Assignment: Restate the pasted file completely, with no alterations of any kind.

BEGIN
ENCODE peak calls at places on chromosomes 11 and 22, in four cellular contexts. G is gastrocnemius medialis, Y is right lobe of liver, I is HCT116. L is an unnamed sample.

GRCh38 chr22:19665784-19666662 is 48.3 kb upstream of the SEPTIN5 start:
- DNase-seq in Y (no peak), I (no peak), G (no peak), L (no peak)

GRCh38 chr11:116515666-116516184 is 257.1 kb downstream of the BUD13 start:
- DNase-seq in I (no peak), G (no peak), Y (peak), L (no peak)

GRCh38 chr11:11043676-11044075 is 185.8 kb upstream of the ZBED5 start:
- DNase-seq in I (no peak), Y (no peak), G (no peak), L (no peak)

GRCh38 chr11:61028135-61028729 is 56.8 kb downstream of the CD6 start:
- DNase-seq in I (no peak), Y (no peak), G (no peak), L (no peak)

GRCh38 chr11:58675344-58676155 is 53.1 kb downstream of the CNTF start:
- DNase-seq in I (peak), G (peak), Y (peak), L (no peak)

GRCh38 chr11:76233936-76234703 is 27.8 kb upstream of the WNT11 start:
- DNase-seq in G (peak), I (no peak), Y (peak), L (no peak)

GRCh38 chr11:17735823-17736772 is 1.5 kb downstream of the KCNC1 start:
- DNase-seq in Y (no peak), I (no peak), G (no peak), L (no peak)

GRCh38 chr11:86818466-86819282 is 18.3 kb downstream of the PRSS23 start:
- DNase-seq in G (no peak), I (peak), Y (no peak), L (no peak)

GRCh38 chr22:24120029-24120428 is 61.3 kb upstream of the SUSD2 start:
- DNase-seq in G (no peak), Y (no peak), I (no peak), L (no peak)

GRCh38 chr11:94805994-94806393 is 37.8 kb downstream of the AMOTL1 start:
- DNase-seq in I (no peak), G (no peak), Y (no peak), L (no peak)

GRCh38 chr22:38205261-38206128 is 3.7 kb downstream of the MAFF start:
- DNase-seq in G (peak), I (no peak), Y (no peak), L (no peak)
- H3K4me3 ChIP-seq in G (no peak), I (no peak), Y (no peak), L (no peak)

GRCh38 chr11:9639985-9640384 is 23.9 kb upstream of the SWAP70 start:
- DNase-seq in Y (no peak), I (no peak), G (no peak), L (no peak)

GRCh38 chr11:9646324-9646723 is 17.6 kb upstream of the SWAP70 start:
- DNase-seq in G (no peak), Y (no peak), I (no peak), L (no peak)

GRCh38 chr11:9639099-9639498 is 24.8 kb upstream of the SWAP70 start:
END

ENCODE peak calls at places on chromosomes 11 and 22, in four cellular contexts. G is gastrocnemius medialis, Y is right lobe of liver, I is HCT116. L is an unnamed sample.

GRCh38 chr22:19665784-19666662 is 48.3 kb upstream of the SEPTIN5 start:
- DNase-seq in Y (no peak), I (no peak), G (no peak), L (no peak)

GRCh38 chr11:116515666-116516184 is 257.1 kb downstream of the BUD13 start:
- DNase-seq in I (no peak), G (no peak), Y (peak), L (no peak)

GRCh38 chr11:11043676-11044075 is 185.8 kb upstream of the ZBED5 start:
- DNase-seq in I (no peak), Y (no peak), G (no peak), L (no peak)

GRCh38 chr11:61028135-61028729 is 56.8 kb downstream of the CD6 start:
- DNase-seq in I (no peak), Y (no peak), G (no peak), L (no peak)

GRCh38 chr11:58675344-58676155 is 53.1 kb downstream of the CNTF start:
- DNase-seq in I (peak), G (peak), Y (peak), L (no peak)

GRCh38 chr11:76233936-76234703 is 27.8 kb upstream of the WNT11 start:
- DNase-seq in G (peak), I (no peak), Y (peak), L (no peak)

GRCh38 chr11:17735823-17736772 is 1.5 kb downstream of the KCNC1 start:
- DNase-seq in Y (no peak), I (no peak), G (no peak), L (no peak)

GRCh38 chr11:86818466-86819282 is 18.3 kb downstream of the PRSS23 start:
- DNase-seq in G (no peak), I (peak), Y (no peak), L (no peak)

GRCh38 chr22:24120029-24120428 is 61.3 kb upstream of the SUSD2 start:
- DNase-seq in G (no peak), Y (no peak), I (no peak), L (no peak)

GRCh38 chr11:94805994-94806393 is 37.8 kb downstream of the AMOTL1 start:
- DNase-seq in I (no peak), G (no peak), Y (no peak), L (no peak)

GRCh38 chr22:38205261-38206128 is 3.7 kb downstream of the MAFF start:
- DNase-seq in G (peak), I (no peak), Y (no peak), L (no peak)
- H3K4me3 ChIP-seq in G (no peak), I (no peak), Y (no peak), L (no peak)

GRCh38 chr11:9639985-9640384 is 23.9 kb upstream of the SWAP70 start:
- DNase-seq in Y (no peak), I (no peak), G (no peak), L (no peak)

GRCh38 chr11:9646324-9646723 is 17.6 kb upstream of the SWAP70 start:
- DNase-seq in G (no peak), Y (no peak), I (no peak), L (no peak)

GRCh38 chr11:9639099-9639498 is 24.8 kb upstream of the SWAP70 start: